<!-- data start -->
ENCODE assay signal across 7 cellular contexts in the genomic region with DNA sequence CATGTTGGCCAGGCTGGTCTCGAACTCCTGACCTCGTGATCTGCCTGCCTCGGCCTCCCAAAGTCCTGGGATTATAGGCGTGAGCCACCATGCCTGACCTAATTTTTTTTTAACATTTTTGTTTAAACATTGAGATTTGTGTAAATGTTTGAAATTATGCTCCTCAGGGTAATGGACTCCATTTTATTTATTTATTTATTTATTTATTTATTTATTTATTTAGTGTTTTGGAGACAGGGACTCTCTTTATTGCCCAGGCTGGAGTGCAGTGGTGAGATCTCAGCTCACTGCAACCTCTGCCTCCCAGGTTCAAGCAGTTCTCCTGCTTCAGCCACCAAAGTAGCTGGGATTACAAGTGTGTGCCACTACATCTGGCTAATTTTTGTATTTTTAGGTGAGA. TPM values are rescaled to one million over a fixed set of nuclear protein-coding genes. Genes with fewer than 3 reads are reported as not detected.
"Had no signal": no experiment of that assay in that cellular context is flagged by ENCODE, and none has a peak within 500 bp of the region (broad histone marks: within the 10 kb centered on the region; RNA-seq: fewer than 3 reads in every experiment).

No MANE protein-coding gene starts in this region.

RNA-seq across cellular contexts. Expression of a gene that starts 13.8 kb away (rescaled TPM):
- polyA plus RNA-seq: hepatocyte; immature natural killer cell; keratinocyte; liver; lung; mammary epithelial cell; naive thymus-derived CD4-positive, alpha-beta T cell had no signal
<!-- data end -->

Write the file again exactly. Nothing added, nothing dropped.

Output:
ENCODE assay signal across 7 cellular contexts in the genomic region with DNA sequence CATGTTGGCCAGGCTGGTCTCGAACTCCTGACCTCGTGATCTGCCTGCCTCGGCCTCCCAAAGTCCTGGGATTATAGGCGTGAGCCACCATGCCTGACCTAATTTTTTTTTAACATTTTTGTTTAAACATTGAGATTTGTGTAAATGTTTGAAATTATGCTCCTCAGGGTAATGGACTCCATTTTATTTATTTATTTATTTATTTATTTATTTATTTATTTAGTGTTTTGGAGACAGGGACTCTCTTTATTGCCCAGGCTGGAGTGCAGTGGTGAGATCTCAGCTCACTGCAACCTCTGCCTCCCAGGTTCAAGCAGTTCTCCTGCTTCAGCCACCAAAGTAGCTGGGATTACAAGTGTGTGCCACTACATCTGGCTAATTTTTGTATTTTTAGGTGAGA. TPM values are rescaled to one million over a fixed set of nuclear protein-coding genes. Genes with fewer than 3 reads are reported as not detected.
"Had no signal": no experiment of that assay in that cellular context is flagged by ENCODE, and none has a peak within 500 bp of the region (broad histone marks: within the 10 kb centered on the region; RNA-seq: fewer than 3 reads in every experiment).

No MANE protein-coding gene starts in this region.

RNA-seq across cellular contexts. Expression of a gene that starts 13.8 kb away (rescaled TPM):
- polyA plus RNA-seq: hepatocyte; immature natural killer cell; keratinocyte; liver; lung; mammary epithelial cell; naive thymus-derived CD4-positive, alpha-beta T cell had no signal